Kota Kinabalu: Sabah continues to record the highest prevalence of caries among Malaysian children, said Health Deputy Minister Datuk Rosnah Abd Rashid Shirlin.

She said although the oral health of Malaysians has improved remarkably over the last 30 years, the improvement has eluded Sabah.

According to her, survey data shows persistent high caries with minimal improvement.

“In 2005, nine out of 10 children aged five in Sabah experienced dental caries, with an average of eight of 20 baby teeth affected.

“Another survey in 2007 found seven out of 10 12-year-olds had dental caries on their newly-erupted permanent teeth with an average of three teeth affected.

“At all index age groups for children, Sabah continued to record the highest caries prevalence and experience among Malaysian children,” said Rosnah when opening the Borneo Dental Congress 2011 and Trade exhibition in a hotel, here, Saturday.

Rosnah said as a result, prevention has become the cornerstone of community oral health efforts and preventive actions for health improvement requires leadership and strategy as well as a heightened sense of community and social responsibility.

She called on the private sector to forge wider partnership with relevant agencies to provide visibility and increased opportunities for oral health advocacy.

In 2010, Rosnah said, the Ministry of Health and Sabah Government came to an agreement to reinstate water fluoridation in the State as a public health measure for caries prevention.

“Henceforth, in the two-year rolling plan (2011-2012) under the 10th Malaysia Plan, the Government has allocated RM2.5 million for the implementation of the water fluoridation programme in Sabah at the optimal level of 0.5 parts per million,” she said.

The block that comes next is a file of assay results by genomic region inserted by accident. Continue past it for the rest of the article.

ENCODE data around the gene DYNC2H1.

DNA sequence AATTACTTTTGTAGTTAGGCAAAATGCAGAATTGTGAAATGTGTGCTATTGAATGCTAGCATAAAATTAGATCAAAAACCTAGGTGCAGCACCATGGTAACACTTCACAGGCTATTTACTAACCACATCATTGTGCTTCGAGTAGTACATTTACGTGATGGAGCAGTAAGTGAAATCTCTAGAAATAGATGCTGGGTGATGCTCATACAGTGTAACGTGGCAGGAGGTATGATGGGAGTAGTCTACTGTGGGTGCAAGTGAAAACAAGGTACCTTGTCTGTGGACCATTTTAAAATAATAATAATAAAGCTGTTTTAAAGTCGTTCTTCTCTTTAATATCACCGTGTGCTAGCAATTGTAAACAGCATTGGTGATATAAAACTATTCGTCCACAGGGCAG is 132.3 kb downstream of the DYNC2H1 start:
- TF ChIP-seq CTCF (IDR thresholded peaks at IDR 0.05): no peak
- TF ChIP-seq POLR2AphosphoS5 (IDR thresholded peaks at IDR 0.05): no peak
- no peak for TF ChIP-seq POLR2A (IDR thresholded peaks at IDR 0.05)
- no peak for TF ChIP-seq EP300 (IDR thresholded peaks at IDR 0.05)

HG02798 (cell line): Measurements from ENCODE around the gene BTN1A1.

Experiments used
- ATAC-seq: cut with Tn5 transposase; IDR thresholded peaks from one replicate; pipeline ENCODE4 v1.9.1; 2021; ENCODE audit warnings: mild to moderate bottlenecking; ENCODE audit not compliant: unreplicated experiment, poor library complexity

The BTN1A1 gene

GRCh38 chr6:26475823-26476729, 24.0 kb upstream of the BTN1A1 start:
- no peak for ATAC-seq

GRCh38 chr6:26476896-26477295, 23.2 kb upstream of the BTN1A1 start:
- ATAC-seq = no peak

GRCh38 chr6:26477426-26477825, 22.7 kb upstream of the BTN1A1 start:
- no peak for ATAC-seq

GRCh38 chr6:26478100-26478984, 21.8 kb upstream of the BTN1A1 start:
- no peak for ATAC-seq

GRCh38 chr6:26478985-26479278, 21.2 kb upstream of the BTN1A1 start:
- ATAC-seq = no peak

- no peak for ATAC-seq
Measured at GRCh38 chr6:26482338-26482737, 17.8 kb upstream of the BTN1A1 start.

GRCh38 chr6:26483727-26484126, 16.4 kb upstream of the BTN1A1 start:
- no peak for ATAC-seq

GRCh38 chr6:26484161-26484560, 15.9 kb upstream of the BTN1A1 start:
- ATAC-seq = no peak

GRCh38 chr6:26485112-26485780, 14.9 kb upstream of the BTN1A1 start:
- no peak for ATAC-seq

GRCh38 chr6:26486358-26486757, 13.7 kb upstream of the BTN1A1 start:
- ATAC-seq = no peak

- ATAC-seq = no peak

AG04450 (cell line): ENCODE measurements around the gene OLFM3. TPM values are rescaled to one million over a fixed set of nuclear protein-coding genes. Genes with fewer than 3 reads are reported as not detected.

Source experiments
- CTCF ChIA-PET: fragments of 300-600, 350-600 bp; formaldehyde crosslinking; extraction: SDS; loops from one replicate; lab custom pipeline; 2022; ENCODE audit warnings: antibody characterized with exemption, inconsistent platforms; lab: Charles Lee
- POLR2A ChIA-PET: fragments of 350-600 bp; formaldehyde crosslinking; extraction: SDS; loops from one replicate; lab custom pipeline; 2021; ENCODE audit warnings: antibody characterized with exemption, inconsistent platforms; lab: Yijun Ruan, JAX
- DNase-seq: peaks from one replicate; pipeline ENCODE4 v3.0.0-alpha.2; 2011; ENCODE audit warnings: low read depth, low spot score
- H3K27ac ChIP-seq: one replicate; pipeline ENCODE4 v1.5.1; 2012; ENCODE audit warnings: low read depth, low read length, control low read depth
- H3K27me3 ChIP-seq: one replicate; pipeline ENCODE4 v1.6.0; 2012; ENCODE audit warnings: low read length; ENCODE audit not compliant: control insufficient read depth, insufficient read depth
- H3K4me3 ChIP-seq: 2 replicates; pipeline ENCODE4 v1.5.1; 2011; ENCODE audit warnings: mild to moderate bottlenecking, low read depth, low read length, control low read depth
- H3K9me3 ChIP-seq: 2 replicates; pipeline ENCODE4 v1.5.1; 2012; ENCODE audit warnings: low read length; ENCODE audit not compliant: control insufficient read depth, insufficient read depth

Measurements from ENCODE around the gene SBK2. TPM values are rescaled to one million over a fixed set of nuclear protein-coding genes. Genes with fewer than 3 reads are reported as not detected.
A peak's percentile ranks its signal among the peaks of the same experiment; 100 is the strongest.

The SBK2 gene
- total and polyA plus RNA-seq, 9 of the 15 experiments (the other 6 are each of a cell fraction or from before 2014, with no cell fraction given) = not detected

Rosnah added that the allocation has been approved and will be implemented at any time throughout the State for two years.

“It is our great hope to see future generations of Sabahans benefit from this programme, which is counted by the US Centre for Disease Control and Prevention (CDC) as one of the 10 greatest public health measures of the 20th century,” she said, adding in the present century, the World Health Organisation continues to recommend community water fluoridation.

In doing so, Rosnah said, vigilance monitoring under the National Standard of Drinking Water Quality will ensure the recommended level at 0.4-0.6ppm is complied with.

Rosnah further said that in view of the fact that only about 76 per cent of Sabahans receive piped water supply, other measures such as the use of fluoridated toothpaste and professionally-applied topical fluorides are also needed to control and prevent the disease.

“Therefore, I call on all professionals in health and all members of community to work together to advocate the importance of prevention and rational and appropriate use of fluorides,” she said.

Also present at the event were Deputy Director of Health Services (Dental – Sabah) Dr Dzulkifli Salleh, Deputy Director of Health Services (Dental – Sarawak) Dr Ling Kwok Sung, Deputy Director of State Health Service (Medical) Dr Tan Enoch, President of Malaysian Dental Association (MDA) Dato’ Dr How Kim Chuan, Chairman of MDA Eastern Zone Dr John Ting, organising chairman Dr Roland Chia and organising secretary Dr Abdul Rashid Hassan.